The Ten Best Heavy Metal Concept Albums

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Given heavy metal’s relationship to fantasy and the realm of imagination, it’s no wonder the genre is such fertile ground for concept albums.

It might seem like a natural fit but the fact of the matter is that weaving a complex narrative around the framework of killer songs is no simple undertaking.

Here are the ten best heavy metal concept albums:

Fear Factory – Demanufacture
Although their debut album Soul Of A New Machine was a well-regarded bulldozer of industrialized death metal,  Fear Factory broke the chains of genre constraint and set the criterion for the brutal side of alternative metal with their landmark sophomore effort, Demanufacture. Having lived through the Los Angeles riots of 1992, the band took inspiration from the external chaos by subverting the idea of an uprising in opposition to the police state with that of a rebellion against artificial intelligence. It is a dystopian masterpiece akin to the works of Harlan Ellison and Philip K. Dick (as well as The Terminator, of course), and it becomes more relevant by the day.

Life Of Agony – River Runs Red

After a string of successful demos, Life Of Agony broke out of the underground while staring into the void on their debut album, River Runs Red. Blending elements of hardcore and grunge to create their own brand of brooding groove metal, the Brooklyn natives brought more to the conceptual table than just an intriguing new sound. The running theme of teen suicide is highlighted through the lyrics and further tied together by three skits (“Monday”, “Thursday” and “Friday”) in which a protagonist is verbally abused by parental figures while their adolescent life crumbles via a series of answering machine messages. It’s a harrowing thing to listen to, and knowing what will inevitably happen doesn’t soften the blow at all.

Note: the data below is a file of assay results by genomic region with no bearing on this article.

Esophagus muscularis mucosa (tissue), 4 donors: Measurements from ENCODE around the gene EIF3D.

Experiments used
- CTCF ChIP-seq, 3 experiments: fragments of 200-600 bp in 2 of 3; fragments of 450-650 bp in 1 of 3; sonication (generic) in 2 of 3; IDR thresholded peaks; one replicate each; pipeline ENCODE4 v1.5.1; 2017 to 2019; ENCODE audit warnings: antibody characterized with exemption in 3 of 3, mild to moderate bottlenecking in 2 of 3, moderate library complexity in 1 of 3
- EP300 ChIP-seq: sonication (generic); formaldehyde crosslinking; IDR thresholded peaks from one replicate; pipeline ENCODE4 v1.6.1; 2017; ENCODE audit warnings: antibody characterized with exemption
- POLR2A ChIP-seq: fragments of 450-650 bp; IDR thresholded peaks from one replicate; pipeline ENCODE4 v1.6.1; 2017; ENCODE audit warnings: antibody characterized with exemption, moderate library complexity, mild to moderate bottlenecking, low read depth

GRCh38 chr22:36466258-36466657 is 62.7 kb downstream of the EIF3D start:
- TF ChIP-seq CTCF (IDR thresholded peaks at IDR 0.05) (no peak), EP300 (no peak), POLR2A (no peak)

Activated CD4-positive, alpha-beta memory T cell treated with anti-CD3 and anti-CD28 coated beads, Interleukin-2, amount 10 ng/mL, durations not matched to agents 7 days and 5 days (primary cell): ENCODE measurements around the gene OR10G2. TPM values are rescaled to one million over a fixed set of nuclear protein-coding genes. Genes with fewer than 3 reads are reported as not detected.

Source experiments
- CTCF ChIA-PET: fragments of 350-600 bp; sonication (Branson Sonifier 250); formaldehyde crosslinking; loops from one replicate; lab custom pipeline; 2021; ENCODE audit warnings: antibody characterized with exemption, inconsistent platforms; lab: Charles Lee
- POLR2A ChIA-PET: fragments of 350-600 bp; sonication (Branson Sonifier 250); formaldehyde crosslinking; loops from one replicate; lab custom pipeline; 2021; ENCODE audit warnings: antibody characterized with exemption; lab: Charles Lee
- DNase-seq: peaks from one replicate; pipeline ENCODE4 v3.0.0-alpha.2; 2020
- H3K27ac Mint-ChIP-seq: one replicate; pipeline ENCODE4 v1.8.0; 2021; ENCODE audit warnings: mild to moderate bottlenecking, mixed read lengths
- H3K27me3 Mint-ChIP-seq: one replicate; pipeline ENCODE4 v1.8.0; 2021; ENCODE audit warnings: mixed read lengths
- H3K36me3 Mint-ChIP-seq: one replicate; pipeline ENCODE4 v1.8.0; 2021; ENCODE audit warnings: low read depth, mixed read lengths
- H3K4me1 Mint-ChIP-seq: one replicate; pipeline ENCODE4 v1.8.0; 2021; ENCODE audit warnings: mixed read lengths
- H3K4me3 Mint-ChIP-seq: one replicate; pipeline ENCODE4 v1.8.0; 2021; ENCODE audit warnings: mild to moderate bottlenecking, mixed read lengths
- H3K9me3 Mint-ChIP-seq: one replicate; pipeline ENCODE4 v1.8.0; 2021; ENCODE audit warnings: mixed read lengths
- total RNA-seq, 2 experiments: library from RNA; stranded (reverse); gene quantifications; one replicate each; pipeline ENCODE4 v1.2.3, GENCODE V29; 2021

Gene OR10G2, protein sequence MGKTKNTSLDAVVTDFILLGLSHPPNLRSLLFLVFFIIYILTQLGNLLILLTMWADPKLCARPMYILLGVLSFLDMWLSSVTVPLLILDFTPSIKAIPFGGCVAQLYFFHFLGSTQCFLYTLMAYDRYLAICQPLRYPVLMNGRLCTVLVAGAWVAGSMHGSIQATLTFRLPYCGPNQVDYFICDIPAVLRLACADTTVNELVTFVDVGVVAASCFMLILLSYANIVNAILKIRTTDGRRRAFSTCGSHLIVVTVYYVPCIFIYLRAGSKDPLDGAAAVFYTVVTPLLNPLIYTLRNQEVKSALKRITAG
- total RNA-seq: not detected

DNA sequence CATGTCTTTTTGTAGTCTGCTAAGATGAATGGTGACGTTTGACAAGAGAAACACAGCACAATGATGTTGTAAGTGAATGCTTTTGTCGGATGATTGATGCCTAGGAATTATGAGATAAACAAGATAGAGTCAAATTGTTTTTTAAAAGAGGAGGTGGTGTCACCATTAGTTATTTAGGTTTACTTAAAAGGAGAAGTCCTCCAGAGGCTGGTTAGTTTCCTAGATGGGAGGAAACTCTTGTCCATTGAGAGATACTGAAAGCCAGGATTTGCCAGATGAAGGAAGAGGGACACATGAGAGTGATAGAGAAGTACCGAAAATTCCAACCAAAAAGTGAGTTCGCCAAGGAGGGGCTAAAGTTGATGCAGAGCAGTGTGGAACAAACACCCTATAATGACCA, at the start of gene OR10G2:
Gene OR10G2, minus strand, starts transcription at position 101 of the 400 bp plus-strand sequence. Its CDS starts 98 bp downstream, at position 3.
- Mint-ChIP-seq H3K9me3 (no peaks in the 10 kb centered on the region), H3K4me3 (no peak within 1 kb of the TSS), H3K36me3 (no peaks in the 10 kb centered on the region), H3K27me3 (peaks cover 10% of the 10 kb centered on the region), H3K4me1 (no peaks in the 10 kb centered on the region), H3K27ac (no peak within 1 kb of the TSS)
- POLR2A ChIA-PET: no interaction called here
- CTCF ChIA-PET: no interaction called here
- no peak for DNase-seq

Mastodon – Leviathan

There are plenty of concept albums within their canon, but Mastodon’s Moby-Dick-inspired sophomore breakthrough stands as their best. Taking cues from their critically acclaimed debut Remission, the band upped the ante on Leviathan in every possible way. Laying out the sonic elements and thematic grandiosity that would prove to be the bedrock of their career, its masterful strokes of technical viciousness serve the existential horror of man against beast with acute fury. It’s easily one of the best metal records of the new millennium.

Pig Destroyer – Prowler In The Yard